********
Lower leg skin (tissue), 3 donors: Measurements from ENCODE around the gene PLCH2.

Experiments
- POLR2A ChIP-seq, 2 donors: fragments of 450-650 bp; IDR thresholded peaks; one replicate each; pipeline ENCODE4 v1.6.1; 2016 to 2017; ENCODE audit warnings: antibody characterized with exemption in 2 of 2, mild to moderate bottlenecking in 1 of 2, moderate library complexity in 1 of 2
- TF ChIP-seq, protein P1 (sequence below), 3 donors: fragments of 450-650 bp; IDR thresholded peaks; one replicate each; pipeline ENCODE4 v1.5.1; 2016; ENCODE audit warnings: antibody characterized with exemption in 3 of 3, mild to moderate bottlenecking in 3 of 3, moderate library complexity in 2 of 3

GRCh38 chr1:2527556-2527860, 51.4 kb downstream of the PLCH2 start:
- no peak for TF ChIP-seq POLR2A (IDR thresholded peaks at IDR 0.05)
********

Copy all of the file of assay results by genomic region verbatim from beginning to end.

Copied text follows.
Lower leg skin (tissue), 3 donors: Measurements from ENCODE around the gene PLCH2.

Experiments
- POLR2A ChIP-seq, 2 donors: fragments of 450-650 bp; IDR thresholded peaks; one replicate each; pipeline ENCODE4 v1.6.1; 2016 to 2017; ENCODE audit warnings: antibody characterized with exemption in 2 of 2, mild to moderate bottlenecking in 1 of 2, moderate library complexity in 1 of 2
- TF ChIP-seq, protein P1 (sequence below), 3 donors: fragments of 450-650 bp; IDR thresholded peaks; one replicate each; pipeline ENCODE4 v1.5.1; 2016; ENCODE audit warnings: antibody characterized with exemption in 3 of 3, mild to moderate bottlenecking in 3 of 3, moderate library complexity in 2 of 3

GRCh38 chr1:2527556-2527860, 51.4 kb downstream of the PLCH2 start:
- no peak for TF ChIP-seq POLR2A (IDR thresholded peaks at IDR 0.05)